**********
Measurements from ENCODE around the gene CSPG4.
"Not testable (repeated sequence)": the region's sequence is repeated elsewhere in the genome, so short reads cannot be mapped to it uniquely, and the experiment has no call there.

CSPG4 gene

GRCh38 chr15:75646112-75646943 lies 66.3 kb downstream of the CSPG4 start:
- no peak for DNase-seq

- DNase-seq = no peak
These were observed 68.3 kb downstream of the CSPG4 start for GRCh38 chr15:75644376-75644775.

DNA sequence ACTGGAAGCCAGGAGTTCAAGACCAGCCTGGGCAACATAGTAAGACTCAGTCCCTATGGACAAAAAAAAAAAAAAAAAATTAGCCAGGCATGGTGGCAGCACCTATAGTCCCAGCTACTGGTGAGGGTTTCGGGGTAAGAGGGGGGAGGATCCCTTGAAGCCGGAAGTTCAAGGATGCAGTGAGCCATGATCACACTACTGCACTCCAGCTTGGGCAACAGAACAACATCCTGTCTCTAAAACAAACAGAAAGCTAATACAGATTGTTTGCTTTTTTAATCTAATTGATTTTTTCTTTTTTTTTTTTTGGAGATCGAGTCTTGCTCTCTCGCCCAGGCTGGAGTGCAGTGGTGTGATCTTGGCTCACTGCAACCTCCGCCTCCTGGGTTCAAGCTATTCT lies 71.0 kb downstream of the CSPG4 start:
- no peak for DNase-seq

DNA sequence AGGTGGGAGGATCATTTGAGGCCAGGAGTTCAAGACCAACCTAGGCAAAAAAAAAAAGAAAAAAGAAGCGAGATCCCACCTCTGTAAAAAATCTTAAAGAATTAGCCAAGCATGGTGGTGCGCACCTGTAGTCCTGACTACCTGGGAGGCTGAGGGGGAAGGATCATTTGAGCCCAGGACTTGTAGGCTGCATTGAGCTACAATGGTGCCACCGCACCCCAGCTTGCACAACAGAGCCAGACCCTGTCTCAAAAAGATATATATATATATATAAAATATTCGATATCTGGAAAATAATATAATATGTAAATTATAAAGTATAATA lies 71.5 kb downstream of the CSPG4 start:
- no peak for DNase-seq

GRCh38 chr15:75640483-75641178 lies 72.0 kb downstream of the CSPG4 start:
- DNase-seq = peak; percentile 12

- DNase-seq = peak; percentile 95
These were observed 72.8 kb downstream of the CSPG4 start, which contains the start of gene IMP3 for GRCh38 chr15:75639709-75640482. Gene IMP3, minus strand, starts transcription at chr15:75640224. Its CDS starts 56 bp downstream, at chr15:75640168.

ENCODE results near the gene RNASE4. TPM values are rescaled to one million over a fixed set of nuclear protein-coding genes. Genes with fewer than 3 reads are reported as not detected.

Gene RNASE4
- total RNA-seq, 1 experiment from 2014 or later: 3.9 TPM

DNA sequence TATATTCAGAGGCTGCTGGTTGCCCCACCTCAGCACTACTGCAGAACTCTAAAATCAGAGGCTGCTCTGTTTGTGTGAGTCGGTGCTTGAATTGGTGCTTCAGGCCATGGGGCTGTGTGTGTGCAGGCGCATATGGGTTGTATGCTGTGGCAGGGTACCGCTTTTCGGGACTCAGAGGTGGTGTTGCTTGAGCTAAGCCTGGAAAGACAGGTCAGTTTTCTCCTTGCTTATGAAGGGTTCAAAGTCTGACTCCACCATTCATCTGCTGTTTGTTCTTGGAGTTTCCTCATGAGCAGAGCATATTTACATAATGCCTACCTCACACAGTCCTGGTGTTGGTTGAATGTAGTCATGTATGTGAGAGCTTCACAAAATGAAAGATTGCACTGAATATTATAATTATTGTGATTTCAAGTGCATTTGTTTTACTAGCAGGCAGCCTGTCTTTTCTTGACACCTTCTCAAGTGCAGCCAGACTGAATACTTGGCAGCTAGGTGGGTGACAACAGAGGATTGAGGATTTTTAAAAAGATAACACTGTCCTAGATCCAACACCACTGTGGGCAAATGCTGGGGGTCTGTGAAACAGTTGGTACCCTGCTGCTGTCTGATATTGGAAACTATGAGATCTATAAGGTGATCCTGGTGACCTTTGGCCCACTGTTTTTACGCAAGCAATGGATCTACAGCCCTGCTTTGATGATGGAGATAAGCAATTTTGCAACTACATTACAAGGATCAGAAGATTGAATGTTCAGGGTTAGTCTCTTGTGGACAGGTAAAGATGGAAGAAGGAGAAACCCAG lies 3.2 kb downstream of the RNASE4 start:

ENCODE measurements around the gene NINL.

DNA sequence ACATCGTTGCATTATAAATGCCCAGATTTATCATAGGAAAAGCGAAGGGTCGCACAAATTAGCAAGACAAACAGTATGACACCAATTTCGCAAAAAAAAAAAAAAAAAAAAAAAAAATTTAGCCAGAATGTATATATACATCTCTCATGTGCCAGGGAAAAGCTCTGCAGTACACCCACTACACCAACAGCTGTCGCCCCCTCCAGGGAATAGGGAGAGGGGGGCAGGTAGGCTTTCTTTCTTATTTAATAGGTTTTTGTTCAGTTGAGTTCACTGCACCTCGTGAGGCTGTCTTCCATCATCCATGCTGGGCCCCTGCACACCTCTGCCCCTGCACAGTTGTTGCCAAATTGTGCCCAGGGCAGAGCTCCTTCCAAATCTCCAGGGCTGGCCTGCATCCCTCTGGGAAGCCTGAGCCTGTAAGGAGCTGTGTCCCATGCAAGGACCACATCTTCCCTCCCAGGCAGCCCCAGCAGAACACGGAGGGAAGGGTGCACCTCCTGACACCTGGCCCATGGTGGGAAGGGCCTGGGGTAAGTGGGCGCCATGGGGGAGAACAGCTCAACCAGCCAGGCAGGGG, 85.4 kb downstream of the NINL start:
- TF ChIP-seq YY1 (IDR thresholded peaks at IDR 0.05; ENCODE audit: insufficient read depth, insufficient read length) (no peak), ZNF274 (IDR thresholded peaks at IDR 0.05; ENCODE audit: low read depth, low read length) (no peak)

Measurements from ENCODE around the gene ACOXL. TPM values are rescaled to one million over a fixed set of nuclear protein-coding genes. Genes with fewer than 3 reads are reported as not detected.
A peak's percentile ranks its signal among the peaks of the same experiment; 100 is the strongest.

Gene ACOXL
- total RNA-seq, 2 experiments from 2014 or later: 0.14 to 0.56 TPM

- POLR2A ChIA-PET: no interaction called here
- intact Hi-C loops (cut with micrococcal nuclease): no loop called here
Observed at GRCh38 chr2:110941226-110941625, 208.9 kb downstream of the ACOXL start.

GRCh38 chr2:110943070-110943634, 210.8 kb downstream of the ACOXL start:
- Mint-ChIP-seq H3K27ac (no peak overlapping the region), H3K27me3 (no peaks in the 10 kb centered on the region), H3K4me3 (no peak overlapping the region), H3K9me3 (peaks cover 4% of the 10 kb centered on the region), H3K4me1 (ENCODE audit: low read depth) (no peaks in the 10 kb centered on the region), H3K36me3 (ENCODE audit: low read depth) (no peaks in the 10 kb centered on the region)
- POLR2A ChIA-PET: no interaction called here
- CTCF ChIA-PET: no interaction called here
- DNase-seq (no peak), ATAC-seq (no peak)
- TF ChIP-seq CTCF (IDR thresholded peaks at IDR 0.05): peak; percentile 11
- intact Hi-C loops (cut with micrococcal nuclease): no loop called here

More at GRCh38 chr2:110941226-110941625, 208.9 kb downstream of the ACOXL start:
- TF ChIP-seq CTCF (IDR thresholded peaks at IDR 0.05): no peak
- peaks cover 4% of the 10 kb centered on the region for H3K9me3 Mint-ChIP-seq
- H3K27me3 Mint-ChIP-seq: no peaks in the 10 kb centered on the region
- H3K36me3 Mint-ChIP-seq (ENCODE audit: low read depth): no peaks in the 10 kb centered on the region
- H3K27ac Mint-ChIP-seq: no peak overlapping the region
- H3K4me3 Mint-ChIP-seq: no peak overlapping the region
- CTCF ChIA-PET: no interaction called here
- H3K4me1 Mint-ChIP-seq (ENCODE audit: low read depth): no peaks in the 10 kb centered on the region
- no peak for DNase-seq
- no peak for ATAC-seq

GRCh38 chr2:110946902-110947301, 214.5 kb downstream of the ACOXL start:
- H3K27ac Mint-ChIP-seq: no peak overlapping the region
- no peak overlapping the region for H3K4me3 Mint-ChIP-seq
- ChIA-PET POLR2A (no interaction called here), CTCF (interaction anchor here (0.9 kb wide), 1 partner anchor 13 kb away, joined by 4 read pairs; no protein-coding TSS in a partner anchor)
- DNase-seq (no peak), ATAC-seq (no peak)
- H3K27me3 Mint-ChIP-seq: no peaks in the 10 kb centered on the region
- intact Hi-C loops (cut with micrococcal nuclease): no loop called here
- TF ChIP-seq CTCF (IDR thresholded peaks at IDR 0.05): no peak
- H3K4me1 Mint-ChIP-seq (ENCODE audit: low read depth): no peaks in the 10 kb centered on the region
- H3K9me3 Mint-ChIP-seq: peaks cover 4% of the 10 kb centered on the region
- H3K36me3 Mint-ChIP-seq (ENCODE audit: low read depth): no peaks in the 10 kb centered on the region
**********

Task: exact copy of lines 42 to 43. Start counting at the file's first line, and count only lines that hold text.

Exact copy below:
- H3K27ac Mint-ChIP-seq: no peak overlapping the region
- H3K4me3 Mint-ChIP-seq: no peak overlapping the region